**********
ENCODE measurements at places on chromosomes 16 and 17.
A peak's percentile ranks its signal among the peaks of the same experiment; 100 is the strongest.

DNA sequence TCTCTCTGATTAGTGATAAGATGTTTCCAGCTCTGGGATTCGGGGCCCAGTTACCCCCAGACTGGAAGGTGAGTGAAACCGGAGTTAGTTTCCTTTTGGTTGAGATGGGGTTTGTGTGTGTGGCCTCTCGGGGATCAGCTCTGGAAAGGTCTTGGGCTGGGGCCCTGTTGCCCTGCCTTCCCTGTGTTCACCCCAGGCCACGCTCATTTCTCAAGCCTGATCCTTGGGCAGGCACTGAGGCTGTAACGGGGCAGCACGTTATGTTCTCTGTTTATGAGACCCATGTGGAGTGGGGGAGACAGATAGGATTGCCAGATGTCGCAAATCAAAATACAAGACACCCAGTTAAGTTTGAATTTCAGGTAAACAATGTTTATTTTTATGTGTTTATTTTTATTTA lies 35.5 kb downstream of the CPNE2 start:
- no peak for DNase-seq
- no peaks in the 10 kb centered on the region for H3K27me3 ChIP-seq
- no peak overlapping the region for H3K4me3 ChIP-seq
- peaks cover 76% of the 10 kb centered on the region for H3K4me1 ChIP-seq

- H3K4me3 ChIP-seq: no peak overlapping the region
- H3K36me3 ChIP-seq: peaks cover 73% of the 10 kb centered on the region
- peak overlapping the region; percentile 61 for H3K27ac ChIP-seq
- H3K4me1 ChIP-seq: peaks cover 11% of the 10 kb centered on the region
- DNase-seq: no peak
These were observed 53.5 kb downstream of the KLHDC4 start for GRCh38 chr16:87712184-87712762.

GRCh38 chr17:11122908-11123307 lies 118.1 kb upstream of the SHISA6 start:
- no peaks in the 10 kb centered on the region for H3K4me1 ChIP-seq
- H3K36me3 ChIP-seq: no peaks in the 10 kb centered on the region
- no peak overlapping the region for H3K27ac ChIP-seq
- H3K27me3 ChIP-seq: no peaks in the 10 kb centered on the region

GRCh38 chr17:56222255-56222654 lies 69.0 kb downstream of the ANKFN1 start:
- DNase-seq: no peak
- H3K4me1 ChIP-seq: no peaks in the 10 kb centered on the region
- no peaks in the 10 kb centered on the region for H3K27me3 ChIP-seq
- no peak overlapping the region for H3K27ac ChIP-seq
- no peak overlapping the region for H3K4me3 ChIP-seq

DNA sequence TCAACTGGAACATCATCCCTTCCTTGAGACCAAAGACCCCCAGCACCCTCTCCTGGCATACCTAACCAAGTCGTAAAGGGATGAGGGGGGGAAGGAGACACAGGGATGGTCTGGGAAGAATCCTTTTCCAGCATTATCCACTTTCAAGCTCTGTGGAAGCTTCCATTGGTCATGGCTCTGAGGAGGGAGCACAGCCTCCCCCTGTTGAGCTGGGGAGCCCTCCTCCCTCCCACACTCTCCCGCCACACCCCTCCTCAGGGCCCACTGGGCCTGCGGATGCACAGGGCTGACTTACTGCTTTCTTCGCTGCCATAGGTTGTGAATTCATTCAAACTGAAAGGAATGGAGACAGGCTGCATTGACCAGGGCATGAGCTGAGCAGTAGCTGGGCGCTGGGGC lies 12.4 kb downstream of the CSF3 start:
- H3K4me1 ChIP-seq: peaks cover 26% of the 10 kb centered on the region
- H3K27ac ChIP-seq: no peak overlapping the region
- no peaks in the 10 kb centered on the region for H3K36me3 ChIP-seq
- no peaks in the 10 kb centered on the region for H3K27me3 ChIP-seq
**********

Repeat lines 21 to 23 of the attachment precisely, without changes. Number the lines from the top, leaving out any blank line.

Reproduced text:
- H3K4me1 ChIP-seq: no peaks in the 10 kb centered on the region
- no peaks in the 10 kb centered on the region for H3K27me3 ChIP-seq
- no peak overlapping the region for H3K27ac ChIP-seq